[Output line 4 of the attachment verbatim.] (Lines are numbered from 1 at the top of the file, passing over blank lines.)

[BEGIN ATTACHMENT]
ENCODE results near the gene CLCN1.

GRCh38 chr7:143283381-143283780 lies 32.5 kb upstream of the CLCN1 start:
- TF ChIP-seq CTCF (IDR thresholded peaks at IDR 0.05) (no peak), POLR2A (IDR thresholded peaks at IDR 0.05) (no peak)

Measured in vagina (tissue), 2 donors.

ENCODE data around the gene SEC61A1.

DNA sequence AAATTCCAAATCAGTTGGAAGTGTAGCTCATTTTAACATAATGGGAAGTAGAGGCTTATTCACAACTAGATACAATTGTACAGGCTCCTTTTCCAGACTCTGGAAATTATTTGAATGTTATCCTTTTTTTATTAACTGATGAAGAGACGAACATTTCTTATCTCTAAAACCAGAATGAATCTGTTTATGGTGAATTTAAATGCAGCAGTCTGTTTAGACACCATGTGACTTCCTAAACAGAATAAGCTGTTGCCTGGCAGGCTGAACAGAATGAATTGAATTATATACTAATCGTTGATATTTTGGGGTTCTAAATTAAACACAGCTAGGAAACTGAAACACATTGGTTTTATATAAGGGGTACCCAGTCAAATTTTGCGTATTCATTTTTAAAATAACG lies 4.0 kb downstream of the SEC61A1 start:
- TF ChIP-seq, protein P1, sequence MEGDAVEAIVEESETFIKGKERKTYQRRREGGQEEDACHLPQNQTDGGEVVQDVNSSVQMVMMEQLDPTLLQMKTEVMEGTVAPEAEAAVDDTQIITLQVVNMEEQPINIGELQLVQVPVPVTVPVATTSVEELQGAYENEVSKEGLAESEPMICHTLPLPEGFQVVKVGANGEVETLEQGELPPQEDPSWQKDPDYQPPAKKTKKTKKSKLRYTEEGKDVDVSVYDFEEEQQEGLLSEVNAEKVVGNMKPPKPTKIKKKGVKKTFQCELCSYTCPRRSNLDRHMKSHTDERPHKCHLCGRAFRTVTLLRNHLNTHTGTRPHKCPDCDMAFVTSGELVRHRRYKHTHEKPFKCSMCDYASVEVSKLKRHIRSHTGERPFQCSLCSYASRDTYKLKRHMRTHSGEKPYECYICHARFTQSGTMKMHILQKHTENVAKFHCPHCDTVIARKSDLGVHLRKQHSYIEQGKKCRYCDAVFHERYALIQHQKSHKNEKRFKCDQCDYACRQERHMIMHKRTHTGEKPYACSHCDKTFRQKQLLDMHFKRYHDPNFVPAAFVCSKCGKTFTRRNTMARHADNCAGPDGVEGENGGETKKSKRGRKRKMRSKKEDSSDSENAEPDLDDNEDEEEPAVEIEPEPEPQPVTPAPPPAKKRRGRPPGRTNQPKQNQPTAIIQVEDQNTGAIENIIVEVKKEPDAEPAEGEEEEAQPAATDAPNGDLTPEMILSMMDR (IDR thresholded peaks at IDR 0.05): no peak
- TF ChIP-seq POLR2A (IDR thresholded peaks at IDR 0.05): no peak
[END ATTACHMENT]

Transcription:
Measured in vagina (tissue), 2 donors.